Use the fiber you haveI have a bit of a stash. Knitting yarn is confined to my clothes closet. I figure that is a good way to limit both the amount of clothes (never a problem) and the amount of knitting yarn I am tempted to buy (always a problem). And I consider the weaving yarn a business asset though I have tried to use up the undyed yarn stored in huge plastic bins this year (before buying more of course). I am not even going to mention the hand-dyed tapestry yarn stash. That is sacred.
In the interest of cleaning out the dark corners of my closets of UFOs (UnFinished Objects), I pulled them all out last weekend. I was a little shocked. I mean, I knew that there were four sweaters that needed finishing, but seeing the pile was kind of like staging my own intervention. I found these almost-finished projects:
- 3 baby hats (and I suspect 8-10 more are hiding in the stash)
- 4 adult-sized sweaters, one a long-promised gift
- 5 scarves needing only ends sewn in and blocking
- 7 elf sock Christmas ornaments
- 1 shawl (ends and blocking)
- 1 felted bag missing only a lining and the handle sewn on
- 2 kid toys (monsters missing most of their vital parts still!)
- 1 bath set (ends sewn in only--and there were only 4 ends)
- 1 pair of socks
- 1 friend's sweater from which a dog had chewed a button and left a hole the fixing of which was an exchange for some awesome spinning fleece (I clearly got the better end of this deal)
- 1 organic cotton baby blanket needing only the lining sewn in. Lining fabric is present.
- 1 woven baby blanket with pick-up text that says "Giggle"
It took me the length of one movie (The Secret Life of Walter Mitty) to sew in the tails of a large percentage of these projects which are now in line for blocking. The big projects remain but I have hope that I will be able to plow through all of them in the next few months.
So all of this brings me to what I did yesterday.
I took a little field trip to Mitchell, Nebraska. Why Nebraska you ask? Because the Brown Sheep Company is there. What do they make?
You guessed it. Yarn.
Unfortunately (or fortunately for you, dear readers), Brown Sheep Co. doesn't allow photos in their mill. So you are spared the lengthy photo/video tour of the facility (if this is disappointing to you, you can visit my prior tours HERE and HERE and HERE). Just believe me when I say that it was wonderful and I had a fantastic time.
Here are a few of the things that interested me:
- They source their wool locally. They get their wool which is Rambouillet and Columbia from local sheep farmers in Nebraska, Wyoming, and the front range of Colorado. I like this a whole lot.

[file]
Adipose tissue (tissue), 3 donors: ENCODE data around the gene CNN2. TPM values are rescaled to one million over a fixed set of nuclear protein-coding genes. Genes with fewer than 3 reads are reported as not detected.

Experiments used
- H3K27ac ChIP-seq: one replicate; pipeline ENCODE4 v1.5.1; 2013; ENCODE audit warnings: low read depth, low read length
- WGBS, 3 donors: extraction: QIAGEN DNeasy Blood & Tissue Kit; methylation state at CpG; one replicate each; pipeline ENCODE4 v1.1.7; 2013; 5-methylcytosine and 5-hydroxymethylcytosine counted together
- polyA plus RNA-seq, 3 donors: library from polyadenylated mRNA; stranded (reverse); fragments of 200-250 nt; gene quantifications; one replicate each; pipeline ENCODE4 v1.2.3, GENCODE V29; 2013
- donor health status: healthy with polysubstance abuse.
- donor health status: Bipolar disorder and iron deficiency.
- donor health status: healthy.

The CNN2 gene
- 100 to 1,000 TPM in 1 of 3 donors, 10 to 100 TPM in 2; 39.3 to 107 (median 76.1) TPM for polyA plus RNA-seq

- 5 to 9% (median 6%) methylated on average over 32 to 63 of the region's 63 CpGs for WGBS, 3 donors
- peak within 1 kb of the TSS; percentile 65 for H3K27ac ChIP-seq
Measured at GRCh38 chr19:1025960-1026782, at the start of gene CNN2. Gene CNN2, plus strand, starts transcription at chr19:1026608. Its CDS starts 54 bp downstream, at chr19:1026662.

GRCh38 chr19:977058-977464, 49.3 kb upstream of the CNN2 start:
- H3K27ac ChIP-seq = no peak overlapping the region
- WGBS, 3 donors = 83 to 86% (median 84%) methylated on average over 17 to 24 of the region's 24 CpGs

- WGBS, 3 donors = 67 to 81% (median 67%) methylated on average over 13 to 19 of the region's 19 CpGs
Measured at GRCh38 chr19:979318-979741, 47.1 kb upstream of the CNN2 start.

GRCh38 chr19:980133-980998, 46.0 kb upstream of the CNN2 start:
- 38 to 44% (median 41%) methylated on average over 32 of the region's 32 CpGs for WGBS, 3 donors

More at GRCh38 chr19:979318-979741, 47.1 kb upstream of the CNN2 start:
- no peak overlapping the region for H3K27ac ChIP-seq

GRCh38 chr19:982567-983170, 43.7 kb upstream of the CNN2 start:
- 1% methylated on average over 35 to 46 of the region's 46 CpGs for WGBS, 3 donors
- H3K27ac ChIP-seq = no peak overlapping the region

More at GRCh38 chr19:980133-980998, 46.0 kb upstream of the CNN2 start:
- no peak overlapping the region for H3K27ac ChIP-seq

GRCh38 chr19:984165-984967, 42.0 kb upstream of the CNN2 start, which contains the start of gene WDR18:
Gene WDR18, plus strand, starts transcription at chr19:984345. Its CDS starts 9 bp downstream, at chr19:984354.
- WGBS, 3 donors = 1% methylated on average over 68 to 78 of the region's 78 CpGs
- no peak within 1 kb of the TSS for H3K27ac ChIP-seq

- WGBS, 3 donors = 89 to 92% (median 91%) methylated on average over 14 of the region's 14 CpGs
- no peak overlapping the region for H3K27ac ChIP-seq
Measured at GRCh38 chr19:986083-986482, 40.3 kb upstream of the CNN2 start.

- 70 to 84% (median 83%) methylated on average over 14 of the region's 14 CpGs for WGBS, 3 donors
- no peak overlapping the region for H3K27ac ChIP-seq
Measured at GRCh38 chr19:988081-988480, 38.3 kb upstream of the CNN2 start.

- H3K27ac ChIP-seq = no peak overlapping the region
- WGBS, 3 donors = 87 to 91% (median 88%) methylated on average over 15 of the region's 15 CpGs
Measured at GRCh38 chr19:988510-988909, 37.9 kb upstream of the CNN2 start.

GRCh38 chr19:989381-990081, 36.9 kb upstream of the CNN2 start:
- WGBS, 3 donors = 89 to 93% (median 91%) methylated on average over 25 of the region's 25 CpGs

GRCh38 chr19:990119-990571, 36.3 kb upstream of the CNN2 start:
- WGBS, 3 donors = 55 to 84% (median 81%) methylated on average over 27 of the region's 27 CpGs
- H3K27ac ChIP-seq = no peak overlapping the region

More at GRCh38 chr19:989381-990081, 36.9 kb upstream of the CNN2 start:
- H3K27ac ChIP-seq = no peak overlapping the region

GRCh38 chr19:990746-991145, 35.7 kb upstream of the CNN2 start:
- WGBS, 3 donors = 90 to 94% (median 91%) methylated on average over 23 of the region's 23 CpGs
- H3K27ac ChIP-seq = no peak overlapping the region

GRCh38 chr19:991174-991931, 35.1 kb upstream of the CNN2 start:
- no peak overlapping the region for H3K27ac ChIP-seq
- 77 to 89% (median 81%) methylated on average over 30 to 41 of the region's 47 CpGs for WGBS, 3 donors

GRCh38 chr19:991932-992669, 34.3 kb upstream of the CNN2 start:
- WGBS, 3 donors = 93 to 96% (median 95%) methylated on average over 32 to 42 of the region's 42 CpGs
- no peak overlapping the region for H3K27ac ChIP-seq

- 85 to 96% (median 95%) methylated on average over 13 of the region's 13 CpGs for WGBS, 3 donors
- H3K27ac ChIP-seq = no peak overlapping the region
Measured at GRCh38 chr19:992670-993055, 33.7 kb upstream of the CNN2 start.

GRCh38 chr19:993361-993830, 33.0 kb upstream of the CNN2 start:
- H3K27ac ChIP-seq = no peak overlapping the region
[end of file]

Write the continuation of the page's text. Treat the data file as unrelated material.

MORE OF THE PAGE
- Their process is worsted (as opposed to Harrisville which is a woolen mill).
- The raw wool is processed in South Carolina. They get it back as lovely combed top.
- All the wool is white. They spin it first (except for some of the heathered yarns they do where they dye the roving first), steam it, ply it if it is not a single... there are multiple times they have to skein the stuff... and then they dye it.
- The roving was coiled in four-foot tall cylinders perhaps a foot and a half in diameter. The ones that had a mix of white and black created an especially lovely pattern--all that lovely top coiled regularly in a mix of black and white. Really you should see it.
- I haven't before seen the huge dyeing machines they use before. They use acid wool dye and they do have a hand-dyer for some of their lines. But the solid colors go on trays in one of the huge square dyeing machines. Their largest will dye 200 pounds of wool at a time. (!!!) They recycle the water and what they can't use again is treated and evaporated from a large lagoon.
- The skeining machines were super cool. Boy do I wish I had one of those!
- There is a very cool label machine that puts on the labels for many of the kinds of yarn, though all the paper labels you see on their lines are applied by hand.
- In case you're interested in weaving tapestry with their yarn, I would recommend Brown Sheep Waverly for this purpose. It comes in hundreds of colors and you can buy it in 8-yard skeins which is great for small-format work.
There is a fiber festival in Scotts Bluff in September that Brown Sheep participates in heavily including offering classes and factory tours. Let's go!
We also stopped at Scott's Bluff National Monument, took a hike to the top of the bluff, and had some fun with the Oregon Trail replica wagons that were there. How much yarn do you think I'd have if I had to move everything I owned across the west in one of these?